Donor-Derived Lymphomas Mostly Develop in Allograft
Significantly shorter time to diagnosis for post-transplant lymphomas of donor origin
FRIDAY, June 17 (HealthDay News) -- The majority of post-transplant lymphoproliferative disorders (PTLDs) that are localized in the allograft are of donor origin and are diagnosed earlier, according to a study published in the June issue of the American Journal of Transplantation.
Jerome Olagne, from the Strasbourg University Hospital in France, and colleagues investigated the features and outcome of PTLD according to the origin of the lymphoma (donor or recipient). A total of 43 specimens from kidney recipients were analyzed by histochemistry, using fluorescent hybridization of the Y chromosome, and with microsatellite analysis of multiple short tandem repeat loci.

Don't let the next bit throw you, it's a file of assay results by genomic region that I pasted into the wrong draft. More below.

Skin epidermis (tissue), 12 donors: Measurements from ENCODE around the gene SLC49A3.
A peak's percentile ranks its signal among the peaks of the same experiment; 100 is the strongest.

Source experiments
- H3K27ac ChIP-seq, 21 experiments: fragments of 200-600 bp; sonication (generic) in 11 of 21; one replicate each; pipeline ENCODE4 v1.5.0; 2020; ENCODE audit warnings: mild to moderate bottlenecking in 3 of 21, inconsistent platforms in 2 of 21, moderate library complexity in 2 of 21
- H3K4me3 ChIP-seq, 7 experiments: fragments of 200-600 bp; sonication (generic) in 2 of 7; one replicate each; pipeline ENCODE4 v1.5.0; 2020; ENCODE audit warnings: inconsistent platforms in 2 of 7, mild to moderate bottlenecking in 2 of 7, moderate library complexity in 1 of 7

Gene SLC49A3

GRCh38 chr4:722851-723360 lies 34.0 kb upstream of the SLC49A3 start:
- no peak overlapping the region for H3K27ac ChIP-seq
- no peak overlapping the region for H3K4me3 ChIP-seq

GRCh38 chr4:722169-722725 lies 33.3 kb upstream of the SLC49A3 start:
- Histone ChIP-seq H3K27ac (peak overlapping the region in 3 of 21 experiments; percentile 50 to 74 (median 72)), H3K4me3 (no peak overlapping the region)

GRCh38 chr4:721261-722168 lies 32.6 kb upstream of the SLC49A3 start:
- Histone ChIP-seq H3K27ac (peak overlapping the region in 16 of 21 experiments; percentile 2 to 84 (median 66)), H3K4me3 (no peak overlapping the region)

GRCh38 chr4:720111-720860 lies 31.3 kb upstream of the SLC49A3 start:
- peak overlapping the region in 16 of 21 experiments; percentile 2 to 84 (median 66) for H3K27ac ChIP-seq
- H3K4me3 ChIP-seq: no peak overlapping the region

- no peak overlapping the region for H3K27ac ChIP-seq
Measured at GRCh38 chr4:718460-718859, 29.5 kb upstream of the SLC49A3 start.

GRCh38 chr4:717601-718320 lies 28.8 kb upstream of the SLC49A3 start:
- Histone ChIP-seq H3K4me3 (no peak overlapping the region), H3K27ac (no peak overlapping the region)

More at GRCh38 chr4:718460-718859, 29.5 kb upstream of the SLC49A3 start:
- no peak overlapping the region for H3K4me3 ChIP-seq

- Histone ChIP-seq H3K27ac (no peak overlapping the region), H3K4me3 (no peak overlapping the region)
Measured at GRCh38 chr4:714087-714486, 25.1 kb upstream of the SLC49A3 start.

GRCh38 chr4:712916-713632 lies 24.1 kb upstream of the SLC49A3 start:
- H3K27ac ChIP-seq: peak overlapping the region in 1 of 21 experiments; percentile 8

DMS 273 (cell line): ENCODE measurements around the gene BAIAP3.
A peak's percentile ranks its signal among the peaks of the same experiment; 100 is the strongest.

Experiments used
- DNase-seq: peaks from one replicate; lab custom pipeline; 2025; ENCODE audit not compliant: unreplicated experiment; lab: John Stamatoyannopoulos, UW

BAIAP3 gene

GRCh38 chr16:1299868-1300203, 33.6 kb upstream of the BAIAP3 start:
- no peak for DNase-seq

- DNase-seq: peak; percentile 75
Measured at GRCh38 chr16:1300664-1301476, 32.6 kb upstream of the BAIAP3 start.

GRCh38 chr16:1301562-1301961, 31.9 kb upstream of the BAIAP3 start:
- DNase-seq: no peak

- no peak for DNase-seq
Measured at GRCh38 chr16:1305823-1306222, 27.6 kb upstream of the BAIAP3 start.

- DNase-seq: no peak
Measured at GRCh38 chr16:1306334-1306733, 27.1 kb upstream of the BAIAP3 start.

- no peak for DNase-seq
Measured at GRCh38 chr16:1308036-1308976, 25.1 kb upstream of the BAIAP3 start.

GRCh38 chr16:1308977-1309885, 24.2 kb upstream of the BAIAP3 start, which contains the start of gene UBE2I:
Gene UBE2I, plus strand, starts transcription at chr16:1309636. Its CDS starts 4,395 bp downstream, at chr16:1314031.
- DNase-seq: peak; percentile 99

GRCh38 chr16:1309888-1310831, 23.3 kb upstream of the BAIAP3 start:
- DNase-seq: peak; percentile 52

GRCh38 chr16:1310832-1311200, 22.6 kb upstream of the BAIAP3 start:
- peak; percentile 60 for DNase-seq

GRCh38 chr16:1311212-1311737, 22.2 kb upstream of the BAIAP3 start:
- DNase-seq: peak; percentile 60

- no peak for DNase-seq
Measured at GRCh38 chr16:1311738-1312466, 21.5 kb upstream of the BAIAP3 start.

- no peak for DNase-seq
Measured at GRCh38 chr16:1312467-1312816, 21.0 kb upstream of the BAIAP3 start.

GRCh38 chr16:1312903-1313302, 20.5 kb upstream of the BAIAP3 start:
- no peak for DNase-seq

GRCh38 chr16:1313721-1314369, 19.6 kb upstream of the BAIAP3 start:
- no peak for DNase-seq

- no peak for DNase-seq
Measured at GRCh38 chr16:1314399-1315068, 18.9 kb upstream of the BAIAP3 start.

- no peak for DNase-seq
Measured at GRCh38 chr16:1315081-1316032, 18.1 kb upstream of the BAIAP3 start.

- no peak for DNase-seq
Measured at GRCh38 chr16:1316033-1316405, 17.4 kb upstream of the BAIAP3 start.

The investigators found that 16 tumors were of donor origin, and 27 recipient origin. The time to diagnosis was significantly shorter in patients with PTLD of donor origin. Ten-year survival was similar regardless of the lymphoma origin, but analysis of PTLD-related mortality showed a trend to better survival in patients with donor-origin lymphomas. Of the 21 PTLDs localized in the allograft, 14 were donor-derived and seven were recipient-derived, with no differences seen between the groups.
"Using a large series, we showed that the great majority of donor PTLDs developed in the allograft, with a shorter time to diagnosis than for recipient lymphomas," the authors write.